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Paul Revere House tickets

Gate Prices Adult $3.50
Child (3-12) $1.00
On the night of April 18, 1775, Paul Revere left his comfy quarters in Boston's North End for a daring ride that would secure his place in the history books. Your tour of his home, now a national landmark, offers a rare glimpse of life in colonial America.

On the night of April 18, 1775, silversmith Paul Revere left his wooden home in Boston's North End and set out on a journey that would lead to his status as an American legend and national hero. Today, the home, still standing at 19 North Square, is a National Historic Landmark, and is a popular tourist destination for those drawn to the history behind Revere’s famous “Midnight Ride”. The Paul Revere House is the oldest building in downtown Boston, and is one of the few remaining structures existing from the early Colonial era of American history.

Paul Revere’s legendary ride, commissioned by Dr. Joseph Warren, took him north of Boston to Lexington, Massachusetts, where he was to warn revolutionaries Samuel Adams and John Hancock that British troops were en route to carry out an order for their arrests.

Revere, understanding the gravity of the situation at hand, borrowed his friend’s horse, and carefully coordinated his trip north using secret signals sent by the “Sons of Liberty” (including two lanterns that were hung in the Christ Church in Boston—hence the “one if by land, two if by sea” designation), he set out in the darkness. On his ride, he stopped at houses along the route to warn the countrymen of impending danger, and arrived in Lexington at midnight. Revere was joined by William Dawes and Dr. Samuel Prescott and the three men rode on to Concord, Massachusetts, where weapons and supplies were hidden, and where the men were eventually arrested by the British. Revere was released and left, with no horse, to return to Lexington and participate in the famous battle on Lexington Green.

After Revere sold the home in 1800, it soon became a boarding house and tenement, and the ground floor was remodeled for various purposes, including a candy store, cigar factory, bank, and vegetable and fruit business. In 1902, Paul Revere's great-grandson, John P. Reynolds Jr., understanding the value of the property, purchased the building to ensure that it would not be demolished. Subsequently, money was raised and the Paul Revere Memorial Association formed to preserve and restore the building. In April 1908, the Paul Revere House opened its doors to the public as one of the earliest historic house museums in the U.S.

Visit the Paul Revere House on your trip to Boston, and learn more about the great man who played a crucial role in thwarting the British and aiding the colonists in their struggle for independence. The house stands in Boston’s historically Italian neighborhood -North End- and its central location makes it the perfect attraction to visit as part of a complete sightseeing day in the historic center of Boston.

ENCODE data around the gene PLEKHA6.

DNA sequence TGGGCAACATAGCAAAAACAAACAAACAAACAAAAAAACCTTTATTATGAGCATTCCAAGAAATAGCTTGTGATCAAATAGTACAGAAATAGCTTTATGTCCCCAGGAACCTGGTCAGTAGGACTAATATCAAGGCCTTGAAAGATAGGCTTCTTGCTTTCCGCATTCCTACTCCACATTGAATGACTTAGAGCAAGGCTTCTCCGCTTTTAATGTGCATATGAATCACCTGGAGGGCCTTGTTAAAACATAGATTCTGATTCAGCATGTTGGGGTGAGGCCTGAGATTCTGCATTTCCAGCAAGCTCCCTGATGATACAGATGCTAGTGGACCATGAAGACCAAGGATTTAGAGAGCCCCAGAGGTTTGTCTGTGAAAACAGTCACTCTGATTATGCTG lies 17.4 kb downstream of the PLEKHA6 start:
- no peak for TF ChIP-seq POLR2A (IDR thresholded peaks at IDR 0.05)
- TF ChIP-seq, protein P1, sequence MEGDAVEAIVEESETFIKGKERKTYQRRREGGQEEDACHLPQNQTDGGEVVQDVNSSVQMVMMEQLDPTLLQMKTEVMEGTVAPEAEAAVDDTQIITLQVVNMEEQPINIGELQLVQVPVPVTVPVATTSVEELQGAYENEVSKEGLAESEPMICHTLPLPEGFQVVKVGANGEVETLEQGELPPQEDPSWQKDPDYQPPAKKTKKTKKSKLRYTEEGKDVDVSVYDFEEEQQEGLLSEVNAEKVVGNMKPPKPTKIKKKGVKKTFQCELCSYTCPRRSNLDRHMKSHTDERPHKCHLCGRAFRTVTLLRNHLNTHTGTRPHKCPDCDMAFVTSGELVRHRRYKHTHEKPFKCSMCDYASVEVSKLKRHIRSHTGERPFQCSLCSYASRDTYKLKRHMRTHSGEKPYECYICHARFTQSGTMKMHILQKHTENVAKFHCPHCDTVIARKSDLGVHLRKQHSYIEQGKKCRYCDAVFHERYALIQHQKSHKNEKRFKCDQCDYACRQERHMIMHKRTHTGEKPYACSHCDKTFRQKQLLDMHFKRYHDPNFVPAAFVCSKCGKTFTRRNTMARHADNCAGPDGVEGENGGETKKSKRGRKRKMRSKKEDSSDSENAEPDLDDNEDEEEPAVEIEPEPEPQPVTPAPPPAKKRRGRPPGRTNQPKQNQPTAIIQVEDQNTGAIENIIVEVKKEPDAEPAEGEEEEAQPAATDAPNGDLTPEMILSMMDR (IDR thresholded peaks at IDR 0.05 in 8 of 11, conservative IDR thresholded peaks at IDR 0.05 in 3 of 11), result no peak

Build your own discount attraction pass and save on combined admission to two or more attractions. Enjoy guaranteed discounts on Paul Revere House tickets and your choice of other top attractions.

Getting In

Present your pass at the ticket desk for entry.

Hours

April 15-October 31: Daily, 9:30 am-5:15 pm
November 1-April 14: Daily, 9:30 am-4:15 pm

Closings

January-March: Closed Mondays, Thanksgiving Day, Christmas Day, and New Year's Day. All holiday hours are subject to change without notice.

Note

Your pass is not valid for special programs, with the exception of the holiday celebration.

Address

19 North Square
Boston, MA 02113

Public Transportation

Take the T: Orange or Green Lines to Haymarket stop. Or Blue Line to Aquarium stop.
 

Reviews for Paul Revere House

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Displaying Reviews 1-2 of 2 · Previous | Next
Disappointingly boring
By 7th great granddaughter of a Patriot from Houston, TX on
Bottom Line:
No, I would not recommend this to a friend

Comments about Smart Destinations Paul Revere House:

This house offers no particularly interesting insights, the interpreters have no exciting information or presentation, and you feel like cattle moving through a cattle chute. The best thing is very cold air conditioning pouring from the vents.

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[ 2 of 4 customers found this review helpful ]

Quick and quaint
By Happy Host Verified Reviewer from Wellesley, MA on
Pros:
On the Freedom Trail, Informative interesting, Quick stop, Near North End dining
Best Uses:
On the trail stop
Bottom Line:
Yes, I would recommend this to a friend

Comments about Smart Destinations Paul Revere House:

Paul Revere had a lovely master bedroom. His mother's (or was it his mother-in-law's)residence in the next room seemed mighty nice of him. We didn't get to see the kid's quarters on the third floor.

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Displaying Reviews 1-2 of 2 · Previous | Next

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